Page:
In healthy controls, all proteins were destroyed. But in animals and people with prion diseases, one protein could not be broken down. Dr. Gabizon called that enzyme-resistant protein a urinary prion and said it was new. The presence of such a protein is the diagnostic hallmark of prion diseases, she said.

Tests show that the urinary prion is not overtly infectious, although it may have some low level of infectivity, Dr. Gabizon said. Hamsters injected with the particles have not developed any signs of disease after 300 days but are still under observation. Other rodents have been shown to harbor infectious proteins without showing signs of disease, she said, and yet as carriers they can pass on the disease.

The urinary prion seems to be an excellent marker for the progression of prion diseases, Dr. Gabizon said. For example, hamsters were injected with the classic rogue prion that causes scrapie, a sheep disease. For one week, the hamsters excreted the urinary prion, then stopped. Sixty days later, the urinary prion reappeared in increasing amounts. Dr. Gabizon said this suggested that as the infection built up in the body and brain, the amount of urinary prion increased.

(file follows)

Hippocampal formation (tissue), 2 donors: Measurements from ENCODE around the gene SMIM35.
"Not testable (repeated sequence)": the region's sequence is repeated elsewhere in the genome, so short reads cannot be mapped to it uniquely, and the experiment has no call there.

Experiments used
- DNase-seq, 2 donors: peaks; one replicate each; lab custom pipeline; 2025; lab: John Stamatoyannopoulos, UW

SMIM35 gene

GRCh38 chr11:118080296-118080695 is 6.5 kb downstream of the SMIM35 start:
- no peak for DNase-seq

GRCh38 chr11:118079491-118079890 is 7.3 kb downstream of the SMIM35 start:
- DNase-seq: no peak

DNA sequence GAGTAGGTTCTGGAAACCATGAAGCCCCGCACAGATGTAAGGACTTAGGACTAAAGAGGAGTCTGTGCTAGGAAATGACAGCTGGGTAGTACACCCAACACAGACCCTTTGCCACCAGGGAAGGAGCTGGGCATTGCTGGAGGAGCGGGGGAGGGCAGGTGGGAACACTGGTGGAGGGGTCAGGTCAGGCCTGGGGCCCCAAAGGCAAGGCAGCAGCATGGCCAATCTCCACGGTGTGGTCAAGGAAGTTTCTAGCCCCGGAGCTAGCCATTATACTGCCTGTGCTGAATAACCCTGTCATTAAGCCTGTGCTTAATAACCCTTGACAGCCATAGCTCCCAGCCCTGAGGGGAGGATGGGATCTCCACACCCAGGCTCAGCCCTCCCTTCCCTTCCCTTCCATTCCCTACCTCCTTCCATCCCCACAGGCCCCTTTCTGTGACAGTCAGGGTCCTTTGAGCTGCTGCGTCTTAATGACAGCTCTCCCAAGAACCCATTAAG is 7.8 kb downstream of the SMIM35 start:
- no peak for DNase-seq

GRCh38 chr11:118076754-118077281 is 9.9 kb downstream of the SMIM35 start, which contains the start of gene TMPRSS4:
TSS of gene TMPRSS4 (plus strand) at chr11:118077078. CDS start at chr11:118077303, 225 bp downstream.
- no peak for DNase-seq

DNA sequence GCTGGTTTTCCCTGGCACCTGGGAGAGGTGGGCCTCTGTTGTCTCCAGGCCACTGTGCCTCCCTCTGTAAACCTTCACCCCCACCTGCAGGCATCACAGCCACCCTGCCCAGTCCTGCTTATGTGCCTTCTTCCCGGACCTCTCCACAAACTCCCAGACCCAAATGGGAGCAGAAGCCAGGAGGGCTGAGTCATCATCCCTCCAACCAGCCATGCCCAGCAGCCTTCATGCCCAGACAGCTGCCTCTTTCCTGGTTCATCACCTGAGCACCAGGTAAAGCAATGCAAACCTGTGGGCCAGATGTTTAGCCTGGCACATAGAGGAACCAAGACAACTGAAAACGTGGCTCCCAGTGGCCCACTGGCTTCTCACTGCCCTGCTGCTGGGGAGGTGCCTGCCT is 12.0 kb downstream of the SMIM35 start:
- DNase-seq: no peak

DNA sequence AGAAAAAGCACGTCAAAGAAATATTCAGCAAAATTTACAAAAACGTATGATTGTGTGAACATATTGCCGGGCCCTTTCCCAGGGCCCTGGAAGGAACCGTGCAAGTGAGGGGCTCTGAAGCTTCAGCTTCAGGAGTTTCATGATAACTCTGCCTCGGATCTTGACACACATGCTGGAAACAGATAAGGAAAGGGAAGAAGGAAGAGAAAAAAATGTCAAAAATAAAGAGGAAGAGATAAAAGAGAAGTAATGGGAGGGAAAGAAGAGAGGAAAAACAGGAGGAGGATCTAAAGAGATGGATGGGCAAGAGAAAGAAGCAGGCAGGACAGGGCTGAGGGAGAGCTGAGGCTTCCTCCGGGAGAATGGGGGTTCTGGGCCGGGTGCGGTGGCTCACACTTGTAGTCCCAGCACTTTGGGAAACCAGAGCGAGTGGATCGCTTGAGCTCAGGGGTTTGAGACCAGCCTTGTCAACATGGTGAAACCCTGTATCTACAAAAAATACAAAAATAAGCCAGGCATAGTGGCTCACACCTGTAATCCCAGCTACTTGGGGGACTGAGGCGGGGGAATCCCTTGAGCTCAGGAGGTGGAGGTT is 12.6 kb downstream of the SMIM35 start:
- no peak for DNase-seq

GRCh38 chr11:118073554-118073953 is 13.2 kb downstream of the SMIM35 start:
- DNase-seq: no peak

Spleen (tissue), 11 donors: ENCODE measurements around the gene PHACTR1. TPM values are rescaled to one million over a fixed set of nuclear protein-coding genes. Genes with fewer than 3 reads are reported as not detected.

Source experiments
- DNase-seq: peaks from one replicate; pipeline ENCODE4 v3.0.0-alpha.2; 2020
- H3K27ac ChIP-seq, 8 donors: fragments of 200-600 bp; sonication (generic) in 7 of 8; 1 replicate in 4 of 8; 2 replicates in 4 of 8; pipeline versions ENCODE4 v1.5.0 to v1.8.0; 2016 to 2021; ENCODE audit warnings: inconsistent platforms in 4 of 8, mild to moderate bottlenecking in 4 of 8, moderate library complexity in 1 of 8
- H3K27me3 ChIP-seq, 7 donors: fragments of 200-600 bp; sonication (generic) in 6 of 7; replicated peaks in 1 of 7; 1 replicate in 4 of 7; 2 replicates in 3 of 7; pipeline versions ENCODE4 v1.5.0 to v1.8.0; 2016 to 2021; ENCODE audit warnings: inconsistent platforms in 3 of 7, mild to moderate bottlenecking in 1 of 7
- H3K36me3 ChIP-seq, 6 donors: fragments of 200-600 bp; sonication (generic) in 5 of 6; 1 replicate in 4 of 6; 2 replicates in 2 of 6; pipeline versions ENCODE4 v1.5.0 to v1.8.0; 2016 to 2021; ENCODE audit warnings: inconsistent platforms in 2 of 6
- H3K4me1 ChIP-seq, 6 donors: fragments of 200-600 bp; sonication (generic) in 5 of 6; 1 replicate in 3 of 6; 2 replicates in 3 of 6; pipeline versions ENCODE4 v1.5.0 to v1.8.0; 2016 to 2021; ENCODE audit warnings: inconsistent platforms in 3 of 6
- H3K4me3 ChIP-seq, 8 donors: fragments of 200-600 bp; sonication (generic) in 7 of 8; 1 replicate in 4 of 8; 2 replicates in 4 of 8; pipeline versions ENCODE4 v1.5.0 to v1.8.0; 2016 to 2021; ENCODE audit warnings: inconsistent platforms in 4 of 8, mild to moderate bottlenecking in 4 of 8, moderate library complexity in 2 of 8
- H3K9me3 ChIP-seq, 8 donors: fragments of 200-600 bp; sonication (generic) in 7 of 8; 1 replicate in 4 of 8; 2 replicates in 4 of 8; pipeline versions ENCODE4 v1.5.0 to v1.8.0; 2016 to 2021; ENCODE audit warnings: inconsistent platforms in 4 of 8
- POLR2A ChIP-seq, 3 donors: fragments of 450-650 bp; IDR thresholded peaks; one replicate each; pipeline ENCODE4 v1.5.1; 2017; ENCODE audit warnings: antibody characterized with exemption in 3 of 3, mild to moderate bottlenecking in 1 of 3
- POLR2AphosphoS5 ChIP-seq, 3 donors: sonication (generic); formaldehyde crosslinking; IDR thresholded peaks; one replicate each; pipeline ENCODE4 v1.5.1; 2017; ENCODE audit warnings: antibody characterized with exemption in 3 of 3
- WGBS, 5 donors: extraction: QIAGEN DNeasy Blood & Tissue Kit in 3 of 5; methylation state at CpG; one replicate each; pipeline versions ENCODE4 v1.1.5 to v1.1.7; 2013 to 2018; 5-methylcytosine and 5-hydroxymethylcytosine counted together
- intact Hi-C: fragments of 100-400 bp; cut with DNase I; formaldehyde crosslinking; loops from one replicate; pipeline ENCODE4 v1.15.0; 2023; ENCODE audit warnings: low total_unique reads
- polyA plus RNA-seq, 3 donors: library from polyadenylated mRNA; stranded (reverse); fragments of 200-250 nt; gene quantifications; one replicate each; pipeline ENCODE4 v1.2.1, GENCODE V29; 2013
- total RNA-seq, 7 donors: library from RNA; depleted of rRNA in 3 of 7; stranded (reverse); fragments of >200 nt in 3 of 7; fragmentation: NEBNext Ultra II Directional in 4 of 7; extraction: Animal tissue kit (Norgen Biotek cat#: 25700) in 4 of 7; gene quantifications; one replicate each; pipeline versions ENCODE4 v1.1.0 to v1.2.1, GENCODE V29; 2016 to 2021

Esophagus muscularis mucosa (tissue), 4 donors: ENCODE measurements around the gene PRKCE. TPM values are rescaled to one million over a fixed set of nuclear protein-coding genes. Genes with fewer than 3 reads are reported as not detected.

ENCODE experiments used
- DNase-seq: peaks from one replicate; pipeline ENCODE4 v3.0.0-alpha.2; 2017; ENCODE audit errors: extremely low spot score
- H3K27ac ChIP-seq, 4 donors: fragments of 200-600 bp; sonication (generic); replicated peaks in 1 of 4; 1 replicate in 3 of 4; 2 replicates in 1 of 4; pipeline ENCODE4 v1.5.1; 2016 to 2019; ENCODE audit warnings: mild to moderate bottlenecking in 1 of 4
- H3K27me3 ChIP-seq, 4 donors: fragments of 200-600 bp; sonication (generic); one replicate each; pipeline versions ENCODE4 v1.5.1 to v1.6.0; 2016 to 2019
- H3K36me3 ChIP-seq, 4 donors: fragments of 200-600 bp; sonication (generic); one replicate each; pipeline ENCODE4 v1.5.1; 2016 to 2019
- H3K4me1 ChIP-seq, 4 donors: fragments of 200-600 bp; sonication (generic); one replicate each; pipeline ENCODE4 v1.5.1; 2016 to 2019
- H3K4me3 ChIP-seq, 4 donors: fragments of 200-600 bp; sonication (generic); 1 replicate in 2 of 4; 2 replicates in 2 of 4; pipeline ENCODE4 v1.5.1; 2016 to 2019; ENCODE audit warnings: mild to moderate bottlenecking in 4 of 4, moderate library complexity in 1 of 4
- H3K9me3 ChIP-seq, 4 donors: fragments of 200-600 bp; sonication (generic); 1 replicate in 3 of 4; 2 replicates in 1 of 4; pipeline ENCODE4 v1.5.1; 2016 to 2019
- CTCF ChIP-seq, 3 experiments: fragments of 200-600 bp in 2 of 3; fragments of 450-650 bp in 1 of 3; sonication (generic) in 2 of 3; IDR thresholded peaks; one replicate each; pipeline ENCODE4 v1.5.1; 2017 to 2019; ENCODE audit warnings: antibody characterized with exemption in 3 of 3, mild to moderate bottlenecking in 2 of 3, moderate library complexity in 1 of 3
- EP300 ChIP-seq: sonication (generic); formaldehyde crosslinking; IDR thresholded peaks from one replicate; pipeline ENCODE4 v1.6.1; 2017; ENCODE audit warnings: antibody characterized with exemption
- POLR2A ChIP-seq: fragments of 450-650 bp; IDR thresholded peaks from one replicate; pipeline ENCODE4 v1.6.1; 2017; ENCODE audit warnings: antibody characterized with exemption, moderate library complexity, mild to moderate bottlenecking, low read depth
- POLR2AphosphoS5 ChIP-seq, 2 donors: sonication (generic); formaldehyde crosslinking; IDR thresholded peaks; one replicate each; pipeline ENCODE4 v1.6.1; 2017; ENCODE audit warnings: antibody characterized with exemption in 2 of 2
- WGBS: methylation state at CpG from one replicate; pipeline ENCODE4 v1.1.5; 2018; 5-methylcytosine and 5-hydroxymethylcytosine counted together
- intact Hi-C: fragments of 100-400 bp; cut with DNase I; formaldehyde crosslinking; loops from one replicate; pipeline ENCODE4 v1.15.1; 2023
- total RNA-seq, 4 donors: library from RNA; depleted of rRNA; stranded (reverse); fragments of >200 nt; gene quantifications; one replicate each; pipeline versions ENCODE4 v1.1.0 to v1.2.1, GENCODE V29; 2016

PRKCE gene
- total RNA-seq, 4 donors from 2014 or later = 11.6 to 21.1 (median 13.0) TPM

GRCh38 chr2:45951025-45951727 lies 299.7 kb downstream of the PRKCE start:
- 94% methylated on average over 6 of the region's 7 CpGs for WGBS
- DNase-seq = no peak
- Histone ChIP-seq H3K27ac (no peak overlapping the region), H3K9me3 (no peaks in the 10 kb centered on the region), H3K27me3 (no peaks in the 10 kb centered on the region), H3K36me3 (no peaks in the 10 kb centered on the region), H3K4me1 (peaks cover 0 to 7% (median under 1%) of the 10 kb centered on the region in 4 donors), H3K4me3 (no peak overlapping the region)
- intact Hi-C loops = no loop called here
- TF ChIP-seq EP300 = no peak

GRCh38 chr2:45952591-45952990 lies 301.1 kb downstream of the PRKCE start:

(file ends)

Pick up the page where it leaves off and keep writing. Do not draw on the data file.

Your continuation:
"It is as if the urine was a mirror to the brain," she said.

The people in Dr. Gabizon's experiment had a genetic form of Creutzfeldt-Jakob disease. People with variant C.J.D., most likely contracted from cattle, have not yet been tested with the new method.

If other laboratories confirm the usefulness of urinary prions, the testing process could be automated for screening purposes, Dr. Gabizon said. The Hadassah hospital has a patent on the process and is seeking partners to develop the technology.

The urinary prion may shed light on an unsolved mystery regarding how prion diseases spread among deer, elk and other wild animals. Fresh urine may be noninfectious because it contains urea, which may alter the prions and inactivate them. But over time, soil can absorb the urea, which may allow the prions left behind to refold and become reactivated, Dr. Gabizon said. If animals grazed in fields where sick animals had urinated, they might become infected.

Because many laboratories are now running Dr. Gabizon's experiment, the verdict on urinary prions may be known in a month or two.